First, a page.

For example, if you are managing a store selling electronic gadgets and accessories, you may want to fill it like this :

A. Category: Category of the product. Example, ‘Headphones’

B. Action: Let’s say a user clicked the ‘Add To Cart’ button. Then you could write ‘AddToCartClick’ in your action. In case you have an additional button for ‘Features’ or ‘Learn More’ for that product, you can have an additional goal and define its action as ‘LearnMoreClick’ for that button.

C. Label: Label can be anything which helps you recognize or group your events better during your analysis. It can be the name of a ‘Campaign’ or a ‘Brand’. For example, ‘CollegeCampaignSonic’.

D. Value: This is an optional value, mostly used to set a revenue number. It can be used to set a specific number like $50, or to take a dynamic value from the revenue variable of your page, like $(“PriceVariable”). Note that $ here is a jquery identifier and not the currency dollar. Picking up an ID would depend on the price or cost variable defined in your HTML.

After you define your Event goal type values here, the tricky part starts. Since every other goal in GA is directly usable once defined, it’s confusing to many why the event goal doesn’t start to work right away. That’s why when you click on ‘Verify the conversion’ for this goal, you see a 0% conversion.

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Event goal is not directly usable after configuration

To correct this 0% conversion, you need to integrate the settings of this goal with the actual click event or the custom action responsible on your website, for this goal.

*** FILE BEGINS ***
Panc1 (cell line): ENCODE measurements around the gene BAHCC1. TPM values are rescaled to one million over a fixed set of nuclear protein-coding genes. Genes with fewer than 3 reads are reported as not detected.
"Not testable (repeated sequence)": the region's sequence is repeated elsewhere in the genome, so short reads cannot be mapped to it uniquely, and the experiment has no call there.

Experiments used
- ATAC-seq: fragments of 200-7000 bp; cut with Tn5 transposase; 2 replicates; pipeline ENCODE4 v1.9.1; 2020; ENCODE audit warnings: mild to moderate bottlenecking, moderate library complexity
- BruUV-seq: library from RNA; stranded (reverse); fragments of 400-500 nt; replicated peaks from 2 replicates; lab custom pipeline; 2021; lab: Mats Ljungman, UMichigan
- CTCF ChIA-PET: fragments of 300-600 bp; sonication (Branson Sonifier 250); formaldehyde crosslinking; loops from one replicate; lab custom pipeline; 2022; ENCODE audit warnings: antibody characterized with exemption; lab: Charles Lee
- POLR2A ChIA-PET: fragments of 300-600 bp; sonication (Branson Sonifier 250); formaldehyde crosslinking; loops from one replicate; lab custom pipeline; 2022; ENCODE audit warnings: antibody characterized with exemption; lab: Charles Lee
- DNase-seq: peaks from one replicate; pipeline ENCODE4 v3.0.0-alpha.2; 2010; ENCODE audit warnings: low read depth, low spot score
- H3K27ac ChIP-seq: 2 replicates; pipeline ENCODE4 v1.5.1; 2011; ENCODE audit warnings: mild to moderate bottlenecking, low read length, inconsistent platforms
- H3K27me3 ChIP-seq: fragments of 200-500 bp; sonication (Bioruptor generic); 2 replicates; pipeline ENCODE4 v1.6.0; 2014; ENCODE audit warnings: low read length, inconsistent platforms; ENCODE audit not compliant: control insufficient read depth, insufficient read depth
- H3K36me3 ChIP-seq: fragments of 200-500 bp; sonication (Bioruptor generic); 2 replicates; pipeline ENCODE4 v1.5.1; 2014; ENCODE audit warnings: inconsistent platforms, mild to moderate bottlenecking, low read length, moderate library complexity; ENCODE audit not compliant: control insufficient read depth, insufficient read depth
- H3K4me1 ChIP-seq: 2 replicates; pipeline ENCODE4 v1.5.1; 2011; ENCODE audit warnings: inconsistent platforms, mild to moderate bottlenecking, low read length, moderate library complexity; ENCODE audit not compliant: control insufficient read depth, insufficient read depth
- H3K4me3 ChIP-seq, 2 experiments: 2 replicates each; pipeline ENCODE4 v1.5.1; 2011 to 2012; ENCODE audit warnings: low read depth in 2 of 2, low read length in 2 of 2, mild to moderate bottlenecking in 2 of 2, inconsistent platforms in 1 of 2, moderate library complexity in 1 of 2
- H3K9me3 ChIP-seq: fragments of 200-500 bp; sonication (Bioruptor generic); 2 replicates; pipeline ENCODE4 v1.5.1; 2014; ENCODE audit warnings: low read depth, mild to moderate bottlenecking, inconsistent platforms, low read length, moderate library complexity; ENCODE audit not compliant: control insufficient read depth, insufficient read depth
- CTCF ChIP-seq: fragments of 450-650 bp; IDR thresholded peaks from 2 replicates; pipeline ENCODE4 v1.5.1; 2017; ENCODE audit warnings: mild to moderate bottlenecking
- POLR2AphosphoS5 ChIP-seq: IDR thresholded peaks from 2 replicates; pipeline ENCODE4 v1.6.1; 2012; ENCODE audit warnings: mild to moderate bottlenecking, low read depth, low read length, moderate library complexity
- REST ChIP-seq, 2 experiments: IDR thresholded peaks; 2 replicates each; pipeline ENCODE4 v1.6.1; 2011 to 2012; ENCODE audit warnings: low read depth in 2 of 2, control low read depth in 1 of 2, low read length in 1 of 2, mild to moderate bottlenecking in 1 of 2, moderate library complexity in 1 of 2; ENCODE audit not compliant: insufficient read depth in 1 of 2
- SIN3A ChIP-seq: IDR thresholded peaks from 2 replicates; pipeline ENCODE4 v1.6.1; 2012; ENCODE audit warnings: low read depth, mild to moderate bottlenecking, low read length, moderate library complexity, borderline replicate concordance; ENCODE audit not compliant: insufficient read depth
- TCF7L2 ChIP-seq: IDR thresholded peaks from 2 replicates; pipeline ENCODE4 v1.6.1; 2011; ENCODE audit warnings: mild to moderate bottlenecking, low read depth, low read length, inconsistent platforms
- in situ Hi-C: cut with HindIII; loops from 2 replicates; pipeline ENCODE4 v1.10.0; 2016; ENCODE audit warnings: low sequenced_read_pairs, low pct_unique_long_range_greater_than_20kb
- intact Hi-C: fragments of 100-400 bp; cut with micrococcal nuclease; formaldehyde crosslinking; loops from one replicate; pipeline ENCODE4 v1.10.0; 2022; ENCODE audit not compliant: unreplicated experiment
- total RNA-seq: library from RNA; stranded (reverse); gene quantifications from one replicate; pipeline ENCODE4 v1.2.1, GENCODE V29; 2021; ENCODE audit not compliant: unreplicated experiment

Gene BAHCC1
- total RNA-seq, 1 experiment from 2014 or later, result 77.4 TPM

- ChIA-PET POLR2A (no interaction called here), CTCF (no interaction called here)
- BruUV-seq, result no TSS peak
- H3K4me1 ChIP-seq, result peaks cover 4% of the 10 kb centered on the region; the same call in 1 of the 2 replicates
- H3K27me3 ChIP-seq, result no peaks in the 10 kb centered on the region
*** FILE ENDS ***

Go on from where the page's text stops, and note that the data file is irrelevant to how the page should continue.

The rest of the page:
Integrating custom event tracking with the HTML of your website

For integration, Google has already set up a standard template function that it expects you to use when tracking a custom event on your page. It’s one line of code, for which you have already set values in your GA account. Marketers or coders typically refer it to as the GA-Send call which is in the below format:

ga(‘send’, ‘event’, [eventCategory], [eventAction], [eventLabel], [eventValue]);

The actual JS function in your HTML page may be in single line or may look like this for easy readability:

ga('send', {  hitType: 'event',  eventCategory: ‘Headphones',  eventAction: ‘AddToCartClick',  eventLabel: ‘CollegeCampaignSony'});

Note that the values in this function must match the values entered in your GA account while setting up the event for its respective parameters. Now you still need to tie the above GA send call with the actual action on the button.

For example, you want to tie the above function with the click on the ‘Add To Cart’ button. The only step you would need to add is to include this function on the ‘onClick’ action event for that button ID.

Integrating the above cited Google Analytics Event script inside your HTML<script>
ga ('send', 'event', 'Headphones' , 'AddToCartClick' , 'CollegeCampaignSonic');

Wrapping up

Feel free to share your thoughts or ask any clarifying questions related to this post in the comments.

In case you want to take any free online courses on Google Analytics, you can visit here.

Portions of this page are modifications based on work created and shared by Google and used according to terms described in the Creative Commons 3.0 Attribution License.

This is no longer updated.